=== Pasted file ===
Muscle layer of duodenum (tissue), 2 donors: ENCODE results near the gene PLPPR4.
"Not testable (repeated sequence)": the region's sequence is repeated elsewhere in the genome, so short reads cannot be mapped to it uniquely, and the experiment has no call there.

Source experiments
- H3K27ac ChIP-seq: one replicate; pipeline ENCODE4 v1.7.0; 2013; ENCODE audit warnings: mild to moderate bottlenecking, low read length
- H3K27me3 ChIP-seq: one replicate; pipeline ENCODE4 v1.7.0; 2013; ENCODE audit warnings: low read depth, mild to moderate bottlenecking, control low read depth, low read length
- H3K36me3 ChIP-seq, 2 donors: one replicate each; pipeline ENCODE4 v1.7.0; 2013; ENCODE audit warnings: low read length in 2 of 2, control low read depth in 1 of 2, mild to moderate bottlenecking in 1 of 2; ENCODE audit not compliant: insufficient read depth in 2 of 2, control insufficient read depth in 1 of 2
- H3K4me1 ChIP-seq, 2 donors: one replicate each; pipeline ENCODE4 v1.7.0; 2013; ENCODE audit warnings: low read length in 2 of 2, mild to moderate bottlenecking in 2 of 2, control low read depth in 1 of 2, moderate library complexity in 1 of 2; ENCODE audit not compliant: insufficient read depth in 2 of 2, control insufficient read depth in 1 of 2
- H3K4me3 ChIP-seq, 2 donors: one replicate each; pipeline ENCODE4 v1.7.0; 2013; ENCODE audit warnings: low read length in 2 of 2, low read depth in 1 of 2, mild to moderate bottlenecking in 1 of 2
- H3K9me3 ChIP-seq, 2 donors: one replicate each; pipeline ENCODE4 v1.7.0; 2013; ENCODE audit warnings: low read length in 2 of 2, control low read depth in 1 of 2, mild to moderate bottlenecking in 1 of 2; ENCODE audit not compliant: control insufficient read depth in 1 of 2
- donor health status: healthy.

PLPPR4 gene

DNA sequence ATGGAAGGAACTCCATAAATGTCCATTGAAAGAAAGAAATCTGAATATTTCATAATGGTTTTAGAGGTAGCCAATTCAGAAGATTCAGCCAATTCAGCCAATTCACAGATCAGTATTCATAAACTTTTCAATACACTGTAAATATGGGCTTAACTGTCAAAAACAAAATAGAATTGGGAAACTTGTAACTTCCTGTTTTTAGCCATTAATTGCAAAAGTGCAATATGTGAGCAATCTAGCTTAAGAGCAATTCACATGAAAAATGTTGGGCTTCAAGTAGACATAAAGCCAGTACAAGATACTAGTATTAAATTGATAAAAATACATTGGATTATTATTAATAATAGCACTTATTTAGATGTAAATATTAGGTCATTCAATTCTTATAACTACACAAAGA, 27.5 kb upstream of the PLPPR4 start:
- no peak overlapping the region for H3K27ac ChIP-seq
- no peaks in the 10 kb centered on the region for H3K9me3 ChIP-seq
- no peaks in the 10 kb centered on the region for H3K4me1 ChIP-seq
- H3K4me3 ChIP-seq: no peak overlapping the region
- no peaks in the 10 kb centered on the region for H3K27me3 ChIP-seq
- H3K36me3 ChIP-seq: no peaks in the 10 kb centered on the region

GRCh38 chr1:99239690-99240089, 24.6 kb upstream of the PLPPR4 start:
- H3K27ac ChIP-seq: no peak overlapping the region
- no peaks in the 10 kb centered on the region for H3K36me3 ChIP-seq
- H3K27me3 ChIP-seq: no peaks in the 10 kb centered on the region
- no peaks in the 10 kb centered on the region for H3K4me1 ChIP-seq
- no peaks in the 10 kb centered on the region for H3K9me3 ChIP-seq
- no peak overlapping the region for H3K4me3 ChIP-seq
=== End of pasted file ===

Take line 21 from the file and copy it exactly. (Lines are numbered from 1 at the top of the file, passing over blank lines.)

- no peaks in the 10 kb centered on the region for H3K36me3 ChIP-seq